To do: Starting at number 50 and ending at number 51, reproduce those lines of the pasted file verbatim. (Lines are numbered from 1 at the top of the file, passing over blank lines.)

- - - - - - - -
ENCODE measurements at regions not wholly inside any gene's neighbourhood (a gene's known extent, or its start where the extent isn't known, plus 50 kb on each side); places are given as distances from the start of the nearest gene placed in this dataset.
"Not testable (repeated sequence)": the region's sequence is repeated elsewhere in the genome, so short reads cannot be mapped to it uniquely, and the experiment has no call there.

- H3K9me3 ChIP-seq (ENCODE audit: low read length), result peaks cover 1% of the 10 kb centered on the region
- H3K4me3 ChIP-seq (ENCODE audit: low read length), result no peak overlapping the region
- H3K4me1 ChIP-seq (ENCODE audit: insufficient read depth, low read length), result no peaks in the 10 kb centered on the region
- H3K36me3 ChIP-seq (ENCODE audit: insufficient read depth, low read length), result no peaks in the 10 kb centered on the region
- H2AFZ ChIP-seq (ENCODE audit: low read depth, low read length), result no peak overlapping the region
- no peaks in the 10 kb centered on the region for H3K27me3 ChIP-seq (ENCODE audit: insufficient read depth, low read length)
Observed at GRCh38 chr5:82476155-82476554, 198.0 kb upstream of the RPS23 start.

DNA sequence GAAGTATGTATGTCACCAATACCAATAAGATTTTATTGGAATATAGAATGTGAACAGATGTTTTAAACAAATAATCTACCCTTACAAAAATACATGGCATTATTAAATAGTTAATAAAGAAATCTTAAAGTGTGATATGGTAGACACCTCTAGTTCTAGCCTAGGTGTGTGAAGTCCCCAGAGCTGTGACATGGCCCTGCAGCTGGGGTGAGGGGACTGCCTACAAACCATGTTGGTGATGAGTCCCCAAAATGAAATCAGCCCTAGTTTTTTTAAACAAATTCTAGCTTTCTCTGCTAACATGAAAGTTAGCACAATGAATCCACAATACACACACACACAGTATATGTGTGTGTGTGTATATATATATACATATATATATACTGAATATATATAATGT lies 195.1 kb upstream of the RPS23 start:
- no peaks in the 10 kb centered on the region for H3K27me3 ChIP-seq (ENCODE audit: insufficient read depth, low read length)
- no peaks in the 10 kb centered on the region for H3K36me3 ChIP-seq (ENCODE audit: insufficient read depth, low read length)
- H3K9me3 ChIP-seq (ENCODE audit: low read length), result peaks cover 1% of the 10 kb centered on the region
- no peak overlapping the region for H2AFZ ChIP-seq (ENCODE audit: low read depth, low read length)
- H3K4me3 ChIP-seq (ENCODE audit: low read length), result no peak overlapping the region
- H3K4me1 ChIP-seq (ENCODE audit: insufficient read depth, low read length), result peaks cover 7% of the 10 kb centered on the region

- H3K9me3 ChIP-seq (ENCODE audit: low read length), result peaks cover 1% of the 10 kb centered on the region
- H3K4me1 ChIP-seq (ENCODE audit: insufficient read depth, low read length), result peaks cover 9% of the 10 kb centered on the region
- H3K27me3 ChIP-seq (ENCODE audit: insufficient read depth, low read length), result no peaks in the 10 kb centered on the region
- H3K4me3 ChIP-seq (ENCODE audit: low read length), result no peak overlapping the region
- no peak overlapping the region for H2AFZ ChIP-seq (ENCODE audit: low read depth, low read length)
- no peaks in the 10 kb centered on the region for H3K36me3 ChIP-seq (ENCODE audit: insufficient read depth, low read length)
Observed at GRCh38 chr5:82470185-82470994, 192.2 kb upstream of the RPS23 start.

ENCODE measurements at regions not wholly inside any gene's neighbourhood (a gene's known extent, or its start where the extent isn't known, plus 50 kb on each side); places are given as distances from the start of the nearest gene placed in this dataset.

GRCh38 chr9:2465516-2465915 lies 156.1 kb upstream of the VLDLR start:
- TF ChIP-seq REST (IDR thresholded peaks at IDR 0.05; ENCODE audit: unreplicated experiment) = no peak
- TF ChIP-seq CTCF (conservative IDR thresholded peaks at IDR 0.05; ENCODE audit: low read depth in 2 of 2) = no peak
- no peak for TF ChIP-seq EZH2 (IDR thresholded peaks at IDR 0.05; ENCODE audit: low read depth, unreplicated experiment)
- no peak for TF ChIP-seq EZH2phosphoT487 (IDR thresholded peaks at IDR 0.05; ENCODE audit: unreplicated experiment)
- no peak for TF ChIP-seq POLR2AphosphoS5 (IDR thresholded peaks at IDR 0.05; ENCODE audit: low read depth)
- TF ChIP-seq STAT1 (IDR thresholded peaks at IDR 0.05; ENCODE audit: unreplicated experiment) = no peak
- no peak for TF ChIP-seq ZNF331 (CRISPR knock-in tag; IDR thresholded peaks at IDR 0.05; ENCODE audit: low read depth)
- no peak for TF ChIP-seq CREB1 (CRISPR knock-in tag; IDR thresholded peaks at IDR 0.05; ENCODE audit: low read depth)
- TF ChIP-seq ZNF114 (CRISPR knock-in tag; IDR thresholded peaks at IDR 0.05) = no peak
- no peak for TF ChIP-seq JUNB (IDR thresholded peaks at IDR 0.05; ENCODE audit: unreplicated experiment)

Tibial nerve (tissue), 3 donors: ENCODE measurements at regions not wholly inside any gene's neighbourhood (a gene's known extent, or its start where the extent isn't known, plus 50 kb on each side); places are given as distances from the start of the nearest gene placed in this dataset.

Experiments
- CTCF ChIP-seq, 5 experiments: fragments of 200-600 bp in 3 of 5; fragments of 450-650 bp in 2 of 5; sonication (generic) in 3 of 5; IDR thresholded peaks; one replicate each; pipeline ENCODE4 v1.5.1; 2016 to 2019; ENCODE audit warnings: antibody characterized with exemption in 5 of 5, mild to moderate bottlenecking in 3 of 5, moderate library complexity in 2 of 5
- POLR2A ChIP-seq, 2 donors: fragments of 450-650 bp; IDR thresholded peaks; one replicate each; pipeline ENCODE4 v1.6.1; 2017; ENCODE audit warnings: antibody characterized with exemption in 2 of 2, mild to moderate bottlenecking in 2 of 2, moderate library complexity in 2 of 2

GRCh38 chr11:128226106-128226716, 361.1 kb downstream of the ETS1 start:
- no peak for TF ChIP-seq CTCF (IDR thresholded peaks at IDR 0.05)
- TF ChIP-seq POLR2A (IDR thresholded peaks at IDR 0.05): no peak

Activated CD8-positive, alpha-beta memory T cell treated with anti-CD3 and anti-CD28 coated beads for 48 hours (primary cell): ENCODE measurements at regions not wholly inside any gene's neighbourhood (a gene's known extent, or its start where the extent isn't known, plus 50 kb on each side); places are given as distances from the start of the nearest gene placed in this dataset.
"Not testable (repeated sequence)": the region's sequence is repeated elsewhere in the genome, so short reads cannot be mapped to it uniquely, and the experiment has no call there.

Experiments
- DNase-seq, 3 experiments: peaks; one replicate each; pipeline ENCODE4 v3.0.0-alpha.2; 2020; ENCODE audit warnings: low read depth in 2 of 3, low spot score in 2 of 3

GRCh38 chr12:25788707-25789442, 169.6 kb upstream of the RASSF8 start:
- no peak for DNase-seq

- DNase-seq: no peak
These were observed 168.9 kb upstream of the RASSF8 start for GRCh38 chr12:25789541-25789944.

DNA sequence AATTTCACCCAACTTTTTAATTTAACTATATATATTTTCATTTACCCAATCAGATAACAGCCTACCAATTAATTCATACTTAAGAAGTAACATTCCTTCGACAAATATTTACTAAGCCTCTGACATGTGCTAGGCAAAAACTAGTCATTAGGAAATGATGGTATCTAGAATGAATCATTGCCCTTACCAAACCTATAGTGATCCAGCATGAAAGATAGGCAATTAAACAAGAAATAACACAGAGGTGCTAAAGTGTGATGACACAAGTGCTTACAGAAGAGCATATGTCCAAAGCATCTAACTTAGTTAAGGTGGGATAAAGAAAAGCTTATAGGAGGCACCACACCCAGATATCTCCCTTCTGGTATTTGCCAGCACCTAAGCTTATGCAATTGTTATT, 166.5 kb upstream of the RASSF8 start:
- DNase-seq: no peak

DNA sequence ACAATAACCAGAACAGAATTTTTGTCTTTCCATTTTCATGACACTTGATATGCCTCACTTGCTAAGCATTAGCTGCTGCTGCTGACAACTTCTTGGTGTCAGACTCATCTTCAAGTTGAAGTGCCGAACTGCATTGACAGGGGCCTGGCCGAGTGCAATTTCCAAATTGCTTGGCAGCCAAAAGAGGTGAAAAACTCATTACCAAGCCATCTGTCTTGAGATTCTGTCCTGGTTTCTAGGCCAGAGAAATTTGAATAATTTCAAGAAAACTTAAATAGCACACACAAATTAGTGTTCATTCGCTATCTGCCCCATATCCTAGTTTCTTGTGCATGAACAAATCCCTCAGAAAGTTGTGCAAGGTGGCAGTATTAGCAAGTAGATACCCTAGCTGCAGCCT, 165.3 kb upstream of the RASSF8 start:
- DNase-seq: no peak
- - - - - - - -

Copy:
These were observed 168.9 kb upstream of the RASSF8 start for GRCh38 chr12:25789541-25789944.

DNA sequence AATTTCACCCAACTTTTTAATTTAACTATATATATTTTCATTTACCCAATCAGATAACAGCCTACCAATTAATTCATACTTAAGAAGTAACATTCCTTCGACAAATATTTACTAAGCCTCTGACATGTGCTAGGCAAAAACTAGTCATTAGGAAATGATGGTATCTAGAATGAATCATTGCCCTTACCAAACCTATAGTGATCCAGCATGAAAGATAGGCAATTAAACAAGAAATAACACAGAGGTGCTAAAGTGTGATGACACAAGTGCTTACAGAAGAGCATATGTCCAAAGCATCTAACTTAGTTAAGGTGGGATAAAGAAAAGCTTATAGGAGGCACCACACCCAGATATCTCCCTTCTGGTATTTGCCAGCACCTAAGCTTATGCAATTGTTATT, 166.5 kb upstream of the RASSF8 start: